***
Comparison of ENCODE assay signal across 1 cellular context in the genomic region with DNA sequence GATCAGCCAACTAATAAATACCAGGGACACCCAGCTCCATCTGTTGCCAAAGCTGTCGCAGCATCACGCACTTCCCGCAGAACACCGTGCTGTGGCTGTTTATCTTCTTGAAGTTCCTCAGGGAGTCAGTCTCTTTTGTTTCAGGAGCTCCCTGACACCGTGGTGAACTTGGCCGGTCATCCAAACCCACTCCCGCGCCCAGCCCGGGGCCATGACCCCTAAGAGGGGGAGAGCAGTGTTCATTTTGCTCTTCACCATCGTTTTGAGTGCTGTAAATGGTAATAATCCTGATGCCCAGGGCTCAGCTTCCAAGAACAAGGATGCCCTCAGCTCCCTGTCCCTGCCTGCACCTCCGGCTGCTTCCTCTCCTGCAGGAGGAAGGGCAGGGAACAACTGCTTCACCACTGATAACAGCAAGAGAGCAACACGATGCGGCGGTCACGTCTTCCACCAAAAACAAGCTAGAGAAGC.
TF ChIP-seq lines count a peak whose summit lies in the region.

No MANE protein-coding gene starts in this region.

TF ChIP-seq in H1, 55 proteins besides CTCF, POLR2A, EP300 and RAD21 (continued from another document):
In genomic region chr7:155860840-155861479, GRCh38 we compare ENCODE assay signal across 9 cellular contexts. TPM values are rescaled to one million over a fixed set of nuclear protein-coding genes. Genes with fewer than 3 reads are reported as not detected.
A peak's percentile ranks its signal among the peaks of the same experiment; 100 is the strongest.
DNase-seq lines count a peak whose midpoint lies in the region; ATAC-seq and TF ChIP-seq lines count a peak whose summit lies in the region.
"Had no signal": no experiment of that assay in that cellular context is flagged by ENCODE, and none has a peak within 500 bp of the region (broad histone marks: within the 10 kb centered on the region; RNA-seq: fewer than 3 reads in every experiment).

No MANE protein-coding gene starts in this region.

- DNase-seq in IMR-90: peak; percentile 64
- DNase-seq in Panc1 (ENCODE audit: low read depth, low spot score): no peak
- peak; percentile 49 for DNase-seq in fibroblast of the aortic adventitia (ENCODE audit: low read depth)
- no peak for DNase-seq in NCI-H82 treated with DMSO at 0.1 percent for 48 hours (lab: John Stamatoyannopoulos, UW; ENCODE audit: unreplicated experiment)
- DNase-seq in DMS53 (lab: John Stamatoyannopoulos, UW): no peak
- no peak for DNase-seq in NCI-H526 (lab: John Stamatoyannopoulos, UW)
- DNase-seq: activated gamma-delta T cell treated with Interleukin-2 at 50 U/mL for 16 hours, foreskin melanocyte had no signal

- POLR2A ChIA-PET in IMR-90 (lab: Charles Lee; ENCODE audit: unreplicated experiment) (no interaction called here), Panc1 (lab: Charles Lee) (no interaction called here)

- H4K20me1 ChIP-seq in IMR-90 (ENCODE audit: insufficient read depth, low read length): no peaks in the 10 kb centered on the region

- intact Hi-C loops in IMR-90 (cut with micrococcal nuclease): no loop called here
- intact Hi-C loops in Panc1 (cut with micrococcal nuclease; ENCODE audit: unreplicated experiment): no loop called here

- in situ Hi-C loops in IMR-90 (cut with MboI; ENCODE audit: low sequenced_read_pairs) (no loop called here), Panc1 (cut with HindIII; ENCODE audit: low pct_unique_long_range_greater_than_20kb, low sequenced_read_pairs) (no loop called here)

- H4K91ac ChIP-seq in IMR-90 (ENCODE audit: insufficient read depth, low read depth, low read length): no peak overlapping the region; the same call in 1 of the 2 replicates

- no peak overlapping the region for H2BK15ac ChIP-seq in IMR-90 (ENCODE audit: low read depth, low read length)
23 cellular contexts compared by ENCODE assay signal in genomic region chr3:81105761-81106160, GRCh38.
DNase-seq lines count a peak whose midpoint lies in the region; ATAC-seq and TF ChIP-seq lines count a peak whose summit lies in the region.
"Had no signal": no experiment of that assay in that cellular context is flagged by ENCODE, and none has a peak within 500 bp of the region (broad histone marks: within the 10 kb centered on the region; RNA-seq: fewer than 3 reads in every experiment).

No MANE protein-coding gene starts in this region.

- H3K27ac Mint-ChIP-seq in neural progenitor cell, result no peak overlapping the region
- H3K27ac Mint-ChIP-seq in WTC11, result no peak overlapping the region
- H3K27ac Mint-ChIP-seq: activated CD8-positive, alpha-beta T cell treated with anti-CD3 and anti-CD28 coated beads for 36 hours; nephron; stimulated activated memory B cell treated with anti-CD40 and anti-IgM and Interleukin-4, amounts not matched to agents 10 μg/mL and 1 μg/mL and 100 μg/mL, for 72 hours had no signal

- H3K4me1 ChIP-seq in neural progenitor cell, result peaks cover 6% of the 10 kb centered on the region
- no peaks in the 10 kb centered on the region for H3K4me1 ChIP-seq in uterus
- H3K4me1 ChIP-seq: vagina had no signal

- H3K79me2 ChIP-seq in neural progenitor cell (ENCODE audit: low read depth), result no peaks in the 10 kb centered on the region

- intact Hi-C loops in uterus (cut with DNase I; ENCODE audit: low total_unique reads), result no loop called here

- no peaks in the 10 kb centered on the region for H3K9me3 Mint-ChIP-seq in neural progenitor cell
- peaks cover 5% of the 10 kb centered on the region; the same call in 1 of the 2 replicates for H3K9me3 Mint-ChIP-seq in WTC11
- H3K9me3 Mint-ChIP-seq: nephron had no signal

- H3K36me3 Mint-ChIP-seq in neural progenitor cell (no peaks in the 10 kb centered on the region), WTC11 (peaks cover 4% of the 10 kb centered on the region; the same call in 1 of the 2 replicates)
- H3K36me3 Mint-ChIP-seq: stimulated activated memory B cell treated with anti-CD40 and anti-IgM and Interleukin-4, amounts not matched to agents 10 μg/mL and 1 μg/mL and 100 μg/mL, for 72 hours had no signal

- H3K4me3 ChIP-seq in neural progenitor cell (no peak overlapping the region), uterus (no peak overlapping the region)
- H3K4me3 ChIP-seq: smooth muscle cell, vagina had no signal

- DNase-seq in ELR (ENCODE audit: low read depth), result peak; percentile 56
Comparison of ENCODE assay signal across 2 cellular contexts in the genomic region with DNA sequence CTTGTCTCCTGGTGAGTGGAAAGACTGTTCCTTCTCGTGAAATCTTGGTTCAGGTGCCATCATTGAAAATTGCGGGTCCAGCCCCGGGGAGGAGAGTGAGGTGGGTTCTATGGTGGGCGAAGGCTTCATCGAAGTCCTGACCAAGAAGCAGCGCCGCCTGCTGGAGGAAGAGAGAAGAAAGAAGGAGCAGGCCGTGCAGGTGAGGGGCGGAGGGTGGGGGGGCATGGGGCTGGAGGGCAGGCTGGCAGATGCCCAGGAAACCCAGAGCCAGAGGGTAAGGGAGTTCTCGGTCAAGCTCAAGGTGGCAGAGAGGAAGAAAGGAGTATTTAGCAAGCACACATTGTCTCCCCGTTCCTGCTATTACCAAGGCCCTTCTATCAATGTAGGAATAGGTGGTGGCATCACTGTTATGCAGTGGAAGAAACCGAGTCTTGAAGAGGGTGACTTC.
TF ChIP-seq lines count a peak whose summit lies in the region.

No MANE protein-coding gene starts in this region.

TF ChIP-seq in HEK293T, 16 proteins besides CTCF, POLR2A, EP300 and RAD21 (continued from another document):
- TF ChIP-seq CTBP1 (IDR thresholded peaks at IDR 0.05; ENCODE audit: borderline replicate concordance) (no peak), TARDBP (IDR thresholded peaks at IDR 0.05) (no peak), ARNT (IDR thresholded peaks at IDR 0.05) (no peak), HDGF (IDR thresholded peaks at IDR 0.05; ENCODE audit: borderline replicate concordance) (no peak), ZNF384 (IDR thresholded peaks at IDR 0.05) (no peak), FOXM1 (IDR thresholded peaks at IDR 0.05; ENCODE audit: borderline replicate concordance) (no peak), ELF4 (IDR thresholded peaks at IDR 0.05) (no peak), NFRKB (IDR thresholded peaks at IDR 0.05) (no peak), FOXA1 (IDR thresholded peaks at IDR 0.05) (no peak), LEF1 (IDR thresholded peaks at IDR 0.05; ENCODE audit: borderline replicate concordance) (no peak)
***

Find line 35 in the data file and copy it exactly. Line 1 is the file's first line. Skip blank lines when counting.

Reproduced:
- intact Hi-C loops in uterus (cut with DNase I; ENCODE audit: low total_unique reads), result no loop called here